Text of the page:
Thursday, June 17, 2010


Here in my head, language

keeps making its tiny noises.

How can I hope to be friends

with the hard white stars

whose flaring and hissing are not speech

but pure radiance?

How can I hope to be friends

with the yawning spaces between them

where nothing, ever is spoken?

Tonight, at the edge of the field,

I stood very still, and looked up,

and tried to be empty of words.

What joy was it, that almost found me?

What amiable peace?...

Once, deep in the woods,

I found the white skull of a bear

and it was utterly silent-

and once a river otter, in a steel trap,

and it too was utterly silent.

What can we do

but keep on breathing in and out,

modest and wiling, and in our places?

Listen, listen, I'm forever saying.

Listen to the river, to the hawk, to the hoof,

to the mockingbird, to the jack-in-the-pulpit-

then I come up with a few words, like a gift.

Even as now

Even as the darkness has remains the pure, deep darkness.

Even as the stars have twirled a little, while I stood here,

looking up,

one hot sentence after another.

Mary, the great translator. She takes the lives of animals and puts them into words. Even the dead bear and otter speak to us in that we are to listen to life while we live, and not to death. So now, in the Gulf of Mexico, the dying animals are fleeing from the outer waters to die in the marshes, alone. Or so says the morning paper. Why is it that we as a people are waking up to life by listening to death? What if we listened, really listened, and put into words the beauty of the non-oiled habitats and splashed them all over our media, and not just in isolated books of prayers and poetry? What if every word spoken or written was a prayer of hope that we might listen and love while we may, and be grateful for this gift.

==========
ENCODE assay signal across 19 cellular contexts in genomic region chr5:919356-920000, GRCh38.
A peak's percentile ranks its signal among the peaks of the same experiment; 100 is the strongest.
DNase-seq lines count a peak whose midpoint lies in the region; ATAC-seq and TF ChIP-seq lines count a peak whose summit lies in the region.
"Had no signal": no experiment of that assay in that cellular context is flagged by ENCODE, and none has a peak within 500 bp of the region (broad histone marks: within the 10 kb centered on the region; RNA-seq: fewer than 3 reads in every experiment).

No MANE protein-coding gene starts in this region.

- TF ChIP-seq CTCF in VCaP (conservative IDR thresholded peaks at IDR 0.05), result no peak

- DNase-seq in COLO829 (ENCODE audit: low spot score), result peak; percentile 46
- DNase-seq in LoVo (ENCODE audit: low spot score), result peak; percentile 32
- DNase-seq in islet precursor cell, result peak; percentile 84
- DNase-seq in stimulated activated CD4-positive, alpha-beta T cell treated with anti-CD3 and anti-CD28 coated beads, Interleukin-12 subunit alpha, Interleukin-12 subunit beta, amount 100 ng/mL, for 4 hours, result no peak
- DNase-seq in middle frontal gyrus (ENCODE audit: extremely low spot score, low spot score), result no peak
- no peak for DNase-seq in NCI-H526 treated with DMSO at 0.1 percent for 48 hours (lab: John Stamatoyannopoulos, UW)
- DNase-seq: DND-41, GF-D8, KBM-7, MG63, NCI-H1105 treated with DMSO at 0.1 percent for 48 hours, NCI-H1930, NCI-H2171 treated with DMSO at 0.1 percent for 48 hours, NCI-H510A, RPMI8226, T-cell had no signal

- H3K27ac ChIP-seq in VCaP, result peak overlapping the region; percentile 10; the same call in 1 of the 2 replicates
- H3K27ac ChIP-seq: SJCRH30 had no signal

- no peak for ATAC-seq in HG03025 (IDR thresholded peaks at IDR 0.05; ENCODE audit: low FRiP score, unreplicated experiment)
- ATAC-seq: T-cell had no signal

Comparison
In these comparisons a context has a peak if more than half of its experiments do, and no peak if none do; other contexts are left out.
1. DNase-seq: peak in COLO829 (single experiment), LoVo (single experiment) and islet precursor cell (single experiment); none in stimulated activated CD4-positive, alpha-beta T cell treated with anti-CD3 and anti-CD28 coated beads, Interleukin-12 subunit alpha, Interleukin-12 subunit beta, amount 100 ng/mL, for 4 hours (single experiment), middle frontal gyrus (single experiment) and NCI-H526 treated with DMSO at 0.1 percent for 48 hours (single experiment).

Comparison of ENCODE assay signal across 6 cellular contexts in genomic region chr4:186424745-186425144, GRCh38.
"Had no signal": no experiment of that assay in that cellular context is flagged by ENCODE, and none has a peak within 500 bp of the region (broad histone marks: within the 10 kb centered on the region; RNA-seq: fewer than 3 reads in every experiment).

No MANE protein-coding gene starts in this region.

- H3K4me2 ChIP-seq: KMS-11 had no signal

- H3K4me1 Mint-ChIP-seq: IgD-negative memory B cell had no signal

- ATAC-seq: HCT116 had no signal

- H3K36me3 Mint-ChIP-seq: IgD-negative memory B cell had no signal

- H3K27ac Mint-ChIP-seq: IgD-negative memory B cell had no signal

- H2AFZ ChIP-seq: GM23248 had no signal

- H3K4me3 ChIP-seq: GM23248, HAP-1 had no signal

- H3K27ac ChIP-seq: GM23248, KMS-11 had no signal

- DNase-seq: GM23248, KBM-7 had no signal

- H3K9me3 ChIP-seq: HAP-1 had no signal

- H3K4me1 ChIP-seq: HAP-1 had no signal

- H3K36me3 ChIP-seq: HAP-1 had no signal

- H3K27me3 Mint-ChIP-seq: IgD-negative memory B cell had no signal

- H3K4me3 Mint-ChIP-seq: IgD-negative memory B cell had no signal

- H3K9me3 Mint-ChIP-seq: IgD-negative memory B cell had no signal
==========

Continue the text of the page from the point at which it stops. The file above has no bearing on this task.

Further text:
What words come to you when you look up at the stars?


  1. Hi! This is such fascinating poem and I am amazed by your comments, too! Is it possible if you can tell me the mood and technique used in this poem? I would like to understand more about this even if I'm not a good poem understander... Thank you!

  2. Hello Anonymous,

    I look back on this poem and your comments refresh it for me - thank you! I don't know what Mary had in mind with this poem - like you I don't think I have any special knack for "understanding poems." There is something though in what Mary does that calls to me and connects me so easily to her poems and the larger world. That is why she is my favorite poet. One thing I do is I go where she is in my imagination - is she at a creek bed? Near a tree, beach, field, or cemetery? Then I think of what comes up for me when I "am her." Does this help at all?



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